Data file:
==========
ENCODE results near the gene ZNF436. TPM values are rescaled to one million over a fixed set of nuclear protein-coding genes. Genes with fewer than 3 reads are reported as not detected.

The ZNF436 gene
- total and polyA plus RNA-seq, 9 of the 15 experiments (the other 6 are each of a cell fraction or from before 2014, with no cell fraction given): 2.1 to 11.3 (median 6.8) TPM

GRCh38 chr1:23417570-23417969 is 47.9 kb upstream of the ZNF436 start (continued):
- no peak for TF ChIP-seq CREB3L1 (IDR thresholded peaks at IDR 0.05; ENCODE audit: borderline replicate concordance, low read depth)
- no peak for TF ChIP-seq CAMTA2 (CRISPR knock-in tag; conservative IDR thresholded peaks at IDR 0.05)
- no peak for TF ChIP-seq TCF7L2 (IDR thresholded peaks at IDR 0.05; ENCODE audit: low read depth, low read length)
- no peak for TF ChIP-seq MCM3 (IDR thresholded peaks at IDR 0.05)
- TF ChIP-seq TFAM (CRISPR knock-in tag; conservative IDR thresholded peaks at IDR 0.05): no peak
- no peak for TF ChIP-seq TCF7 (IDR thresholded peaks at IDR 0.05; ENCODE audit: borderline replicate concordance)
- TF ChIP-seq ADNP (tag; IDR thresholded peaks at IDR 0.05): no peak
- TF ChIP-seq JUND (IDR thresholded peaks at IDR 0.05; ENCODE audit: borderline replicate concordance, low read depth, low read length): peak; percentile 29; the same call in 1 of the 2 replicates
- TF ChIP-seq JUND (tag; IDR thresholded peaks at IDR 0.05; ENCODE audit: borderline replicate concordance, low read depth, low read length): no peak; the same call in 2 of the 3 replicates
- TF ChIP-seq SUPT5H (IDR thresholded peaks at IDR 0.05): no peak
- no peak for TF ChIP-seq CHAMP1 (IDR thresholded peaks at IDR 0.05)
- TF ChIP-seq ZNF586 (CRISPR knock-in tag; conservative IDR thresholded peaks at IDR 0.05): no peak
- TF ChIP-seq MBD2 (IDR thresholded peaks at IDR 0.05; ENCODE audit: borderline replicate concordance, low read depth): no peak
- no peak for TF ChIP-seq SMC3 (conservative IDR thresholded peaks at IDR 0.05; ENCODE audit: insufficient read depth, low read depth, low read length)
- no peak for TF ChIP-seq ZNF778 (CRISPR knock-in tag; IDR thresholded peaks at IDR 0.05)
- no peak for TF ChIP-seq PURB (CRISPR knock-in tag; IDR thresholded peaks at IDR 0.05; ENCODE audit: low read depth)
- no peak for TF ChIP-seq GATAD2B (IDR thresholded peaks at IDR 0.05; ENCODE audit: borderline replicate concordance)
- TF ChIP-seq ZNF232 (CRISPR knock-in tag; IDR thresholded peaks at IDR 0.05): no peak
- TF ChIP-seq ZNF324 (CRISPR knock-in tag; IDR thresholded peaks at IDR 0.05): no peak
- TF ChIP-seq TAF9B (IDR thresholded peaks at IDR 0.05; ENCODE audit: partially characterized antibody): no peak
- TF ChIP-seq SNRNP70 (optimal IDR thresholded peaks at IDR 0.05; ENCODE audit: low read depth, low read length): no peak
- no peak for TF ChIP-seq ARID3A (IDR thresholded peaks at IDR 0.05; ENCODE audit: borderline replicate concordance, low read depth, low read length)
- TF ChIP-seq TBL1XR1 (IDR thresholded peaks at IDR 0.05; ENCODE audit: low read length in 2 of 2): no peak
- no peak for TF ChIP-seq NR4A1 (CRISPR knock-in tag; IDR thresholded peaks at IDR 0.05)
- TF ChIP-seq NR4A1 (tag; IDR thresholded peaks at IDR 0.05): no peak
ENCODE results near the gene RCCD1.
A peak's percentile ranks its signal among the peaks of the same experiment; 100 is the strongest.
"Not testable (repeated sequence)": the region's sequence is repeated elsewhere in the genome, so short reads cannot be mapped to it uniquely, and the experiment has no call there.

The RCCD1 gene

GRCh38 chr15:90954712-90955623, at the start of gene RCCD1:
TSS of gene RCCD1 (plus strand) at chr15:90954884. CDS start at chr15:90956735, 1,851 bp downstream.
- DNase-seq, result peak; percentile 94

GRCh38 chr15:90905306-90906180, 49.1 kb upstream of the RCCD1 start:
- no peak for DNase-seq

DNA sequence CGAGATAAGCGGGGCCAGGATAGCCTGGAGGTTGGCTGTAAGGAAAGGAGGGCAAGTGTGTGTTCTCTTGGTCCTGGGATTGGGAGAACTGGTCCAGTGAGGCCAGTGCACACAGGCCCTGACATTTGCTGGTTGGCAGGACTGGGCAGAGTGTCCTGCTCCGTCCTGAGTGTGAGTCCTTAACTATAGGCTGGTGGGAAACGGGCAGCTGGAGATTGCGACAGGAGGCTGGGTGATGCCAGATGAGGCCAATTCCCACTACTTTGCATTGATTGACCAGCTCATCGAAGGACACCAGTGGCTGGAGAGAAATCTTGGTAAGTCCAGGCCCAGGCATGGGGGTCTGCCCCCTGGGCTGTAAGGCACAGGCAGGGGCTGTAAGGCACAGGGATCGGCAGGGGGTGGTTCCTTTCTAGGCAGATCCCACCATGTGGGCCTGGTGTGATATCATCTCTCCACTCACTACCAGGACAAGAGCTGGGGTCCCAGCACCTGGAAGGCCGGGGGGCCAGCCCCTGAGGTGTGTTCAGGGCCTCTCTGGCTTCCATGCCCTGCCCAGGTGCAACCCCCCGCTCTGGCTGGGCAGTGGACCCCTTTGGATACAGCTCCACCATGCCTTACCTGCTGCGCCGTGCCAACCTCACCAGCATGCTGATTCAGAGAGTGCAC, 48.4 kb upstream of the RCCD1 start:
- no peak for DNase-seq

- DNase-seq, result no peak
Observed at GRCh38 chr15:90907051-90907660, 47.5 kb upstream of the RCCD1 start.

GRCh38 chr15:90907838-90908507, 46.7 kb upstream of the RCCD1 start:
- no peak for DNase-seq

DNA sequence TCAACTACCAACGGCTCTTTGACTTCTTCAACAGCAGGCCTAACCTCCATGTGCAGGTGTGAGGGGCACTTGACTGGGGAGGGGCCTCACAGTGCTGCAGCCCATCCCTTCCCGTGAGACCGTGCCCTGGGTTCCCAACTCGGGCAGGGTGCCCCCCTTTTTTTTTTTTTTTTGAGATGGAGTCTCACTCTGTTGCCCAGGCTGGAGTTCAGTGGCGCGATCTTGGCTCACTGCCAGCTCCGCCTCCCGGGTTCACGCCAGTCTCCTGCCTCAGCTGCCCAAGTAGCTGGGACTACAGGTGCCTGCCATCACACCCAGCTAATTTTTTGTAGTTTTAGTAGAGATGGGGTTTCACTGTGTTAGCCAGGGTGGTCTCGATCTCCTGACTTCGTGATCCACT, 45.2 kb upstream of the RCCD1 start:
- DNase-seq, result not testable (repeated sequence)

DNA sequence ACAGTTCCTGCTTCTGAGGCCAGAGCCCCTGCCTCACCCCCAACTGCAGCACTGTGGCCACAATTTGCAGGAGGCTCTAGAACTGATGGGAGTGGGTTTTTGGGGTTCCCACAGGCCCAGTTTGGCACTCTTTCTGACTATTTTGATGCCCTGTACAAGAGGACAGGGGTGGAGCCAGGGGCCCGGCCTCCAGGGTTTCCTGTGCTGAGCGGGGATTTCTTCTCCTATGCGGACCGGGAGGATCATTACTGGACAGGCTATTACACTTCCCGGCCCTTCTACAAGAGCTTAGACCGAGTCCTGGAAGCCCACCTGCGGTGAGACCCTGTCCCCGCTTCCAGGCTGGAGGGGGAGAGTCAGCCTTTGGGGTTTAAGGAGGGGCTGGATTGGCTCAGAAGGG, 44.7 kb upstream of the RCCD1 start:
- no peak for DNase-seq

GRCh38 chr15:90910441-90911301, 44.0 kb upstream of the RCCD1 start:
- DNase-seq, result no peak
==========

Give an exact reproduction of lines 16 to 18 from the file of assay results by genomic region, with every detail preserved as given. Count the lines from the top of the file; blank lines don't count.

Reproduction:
- TF ChIP-seq ZNF586 (CRISPR knock-in tag; conservative IDR thresholded peaks at IDR 0.05): no peak
- TF ChIP-seq MBD2 (IDR thresholded peaks at IDR 0.05; ENCODE audit: borderline replicate concordance, low read depth): no peak
- no peak for TF ChIP-seq SMC3 (conservative IDR thresholded peaks at IDR 0.05; ENCODE audit: insufficient read depth, low read depth, low read length)